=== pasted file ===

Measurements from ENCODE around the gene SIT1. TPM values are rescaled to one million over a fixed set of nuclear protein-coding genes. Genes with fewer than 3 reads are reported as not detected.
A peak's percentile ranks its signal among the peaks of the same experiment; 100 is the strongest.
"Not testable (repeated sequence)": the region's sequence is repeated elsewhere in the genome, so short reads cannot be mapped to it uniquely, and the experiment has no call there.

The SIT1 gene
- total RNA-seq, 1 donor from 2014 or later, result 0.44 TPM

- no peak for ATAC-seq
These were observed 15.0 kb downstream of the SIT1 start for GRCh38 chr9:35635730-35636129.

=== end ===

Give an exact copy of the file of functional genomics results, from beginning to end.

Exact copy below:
Measurements from ENCODE around the gene SIT1. TPM values are rescaled to one million over a fixed set of nuclear protein-coding genes. Genes with fewer than 3 reads are reported as not detected.
A peak's percentile ranks its signal among the peaks of the same experiment; 100 is the strongest.
"Not testable (repeated sequence)": the region's sequence is repeated elsewhere in the genome, so short reads cannot be mapped to it uniquely, and the experiment has no call there.

The SIT1 gene
- total RNA-seq, 1 donor from 2014 or later, result 0.44 TPM

- no peak for ATAC-seq
These were observed 15.0 kb downstream of the SIT1 start for GRCh38 chr9:35635730-35636129.